Understanding the complicated policies of ASW S3 makes you a superior candidate and an all-around better person.
One of the most popular products from Amazon Web Service (AWS), is Simple Storage Service, popularly abbreviated as S3 . This service provides a durable, highly-available and inexpensive object storage for any kind of object — of any size. Behind S3’s durability and high-availability (HA), there are great engineering practices along with, redundancy and implementation of versioning that makes it very appealing as a web-scale storage service.
Everyone knows about Amazon S3, so discussing here wouldn’t serve us well. Rather, we are going to discuss how objects are stored, and how life-cyles of objects are maintained. I won’t dive into ASW S3 Lifecycle security in this post either. Security represents a crucial part of the developer’s responsibility is an important topic, so I suggest you read Stuart Scott’s post from this winter S3 Lifecycle Policies, Versioning & Encryption: AWS Security.
Storing and maintaining lifecycle objects in AWS S3
We have buckets in S3 and we store objects in them.
- How are these objects managed?
- How are the DR & HA achieved?
- How do objects underneath the storage layer behave when a PUT or DELETE operation is performed?
Let’s talk about S3 Objects and their lifecycle policies.
Amazon S3 achieves high availability by replicating data across multiple servers within Amazon’s data centers. If a PUT request is successful, your data is safely stored. However, information about the changes must replicate across Amazon S3. Also, S3 keeps multiple versions of the Object to achieve HA. Enabling or disabling versioning of one object within the bucket is optional. If you enable versioning, you can protect your objects from accidental deletion or being overwritten because you have the option of retrieving older versions of them.
Object versioning can be used in combination with Object Lifecycle Management, which allows you the option of customizing your data retention requirements while controlling your storage costs.
When you PUT an object in a versioning-enabled bucket, the noncurrent version is not overwritten. Rather, when a new version of a file or an object is PUT into a bucket that already contains an object with the same name, the original object remains in the bucket, and Amazon S3 generates a new version ID. Amazon S3 then adds the newer version to the bucket. This service is automatically performed by S3 so that, as a user, your only concern is enabling and disabling the versioning in the bucket.
Amazon S3 also provides resources for managing lifecycle by user need. For example, if you want to move less frequently accessed data to Glacier, or set a rule to delete the file (e.g. old log files of an application stored in a bucket) after a specified interval of time, you can easily automate the process. AWS allows the enabling of up-to 100 lifecycle rules for achieving control of your objects in S3 buckets.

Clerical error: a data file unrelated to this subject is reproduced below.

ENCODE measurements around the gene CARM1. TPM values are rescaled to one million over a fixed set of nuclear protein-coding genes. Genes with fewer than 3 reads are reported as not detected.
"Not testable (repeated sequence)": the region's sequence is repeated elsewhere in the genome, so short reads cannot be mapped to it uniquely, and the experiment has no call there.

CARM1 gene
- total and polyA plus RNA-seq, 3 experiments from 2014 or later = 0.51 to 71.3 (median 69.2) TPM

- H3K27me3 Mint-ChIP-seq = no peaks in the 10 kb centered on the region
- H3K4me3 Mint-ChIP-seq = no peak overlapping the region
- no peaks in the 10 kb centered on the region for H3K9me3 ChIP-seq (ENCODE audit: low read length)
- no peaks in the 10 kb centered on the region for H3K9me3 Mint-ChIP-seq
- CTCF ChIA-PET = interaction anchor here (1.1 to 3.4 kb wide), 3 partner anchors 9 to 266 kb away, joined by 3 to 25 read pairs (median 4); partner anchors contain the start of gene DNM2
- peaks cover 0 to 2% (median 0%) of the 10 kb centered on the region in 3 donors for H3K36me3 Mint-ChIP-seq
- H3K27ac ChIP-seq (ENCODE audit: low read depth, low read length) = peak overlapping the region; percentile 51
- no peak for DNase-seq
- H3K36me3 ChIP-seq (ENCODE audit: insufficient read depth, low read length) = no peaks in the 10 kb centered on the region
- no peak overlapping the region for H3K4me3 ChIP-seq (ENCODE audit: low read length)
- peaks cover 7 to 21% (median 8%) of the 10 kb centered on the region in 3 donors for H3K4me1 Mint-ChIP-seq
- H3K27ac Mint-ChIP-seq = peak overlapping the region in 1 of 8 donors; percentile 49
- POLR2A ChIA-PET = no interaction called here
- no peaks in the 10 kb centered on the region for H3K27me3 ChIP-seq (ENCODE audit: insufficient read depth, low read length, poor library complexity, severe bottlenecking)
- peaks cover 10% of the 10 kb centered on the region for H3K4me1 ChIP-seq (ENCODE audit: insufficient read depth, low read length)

Configuring Amazon S3 Lifecycle:
Amazon S3 Lifecycle configurations are provided by means of XML. A typical configuration looks like this:
<LifecycleConfiguration> <Rule> <ID> cloudacademy-image-rule</ID> <Prefix>cloudacademyblogimg/</Prefix> <Status>Enabled</Status> <Transition> <Days>90</Days> <StorageClass>GLACIER</StorageClass> </Transition> <Expiration> <Days>365</Days> </Expiration> </Rule> </LifecycleConfiguration>
Here we have defined an S3 lifecycle configuration for objects in a bucket. We have images in a bucket stored in the folder named cloudacademyblogimg and we want to move them to GLACIER storage every 30 days. Glacier is another useful service from Amazon allowing inexpensive, highly durable storage services for archiving huge volumes of data. After a year of storage, we will likely delete it. Let’s look at the various metadata associated with it:
- LifecycleConfiguration – A LifecycleConfiguration defines a rule that applies to an object with a key.
- ID– The ID element uniquely identifies a rule. A lifecycle configuration can have up to 1000 rules.
- Prefix – Prefix are the Object keys. If in an S3 bucket named cloudacademyblog we have a folder called cloudacademyblogimg, and an image is named S3_thumbnail.gif inside that folder, then the Object key is cloudacademyblogimg/S3_thumbnail.gif. If you do not specify the Prefix, the rule will be applied to all the objects in the bucket.
- Status – Enabled or Disabled.
- Transition – Transition is one of the lifecycle actions of S3. This transition action specifies you want to move the objects from one storage class to another. There are three storage classes in S3 named, STANDARD, STANDARD-IA (IA denotes Infrequent Access) and GLACIER. Here we have mentioned GLACIER, where files will be moved after 90 days. You can either specify the number of days or a specific date (but you cannot use both).
- Expiration – The Expiration action specifies when the objects expire. In this case, we have specified a period of 365 days, or one year. There are several considerations for the expiration rules. These rules might seem a bit confusing at first, so please be patient and read along. They will eventually make sense and you can refer back to them frequently. A good understanding of this concept will take you a long way while working with S3.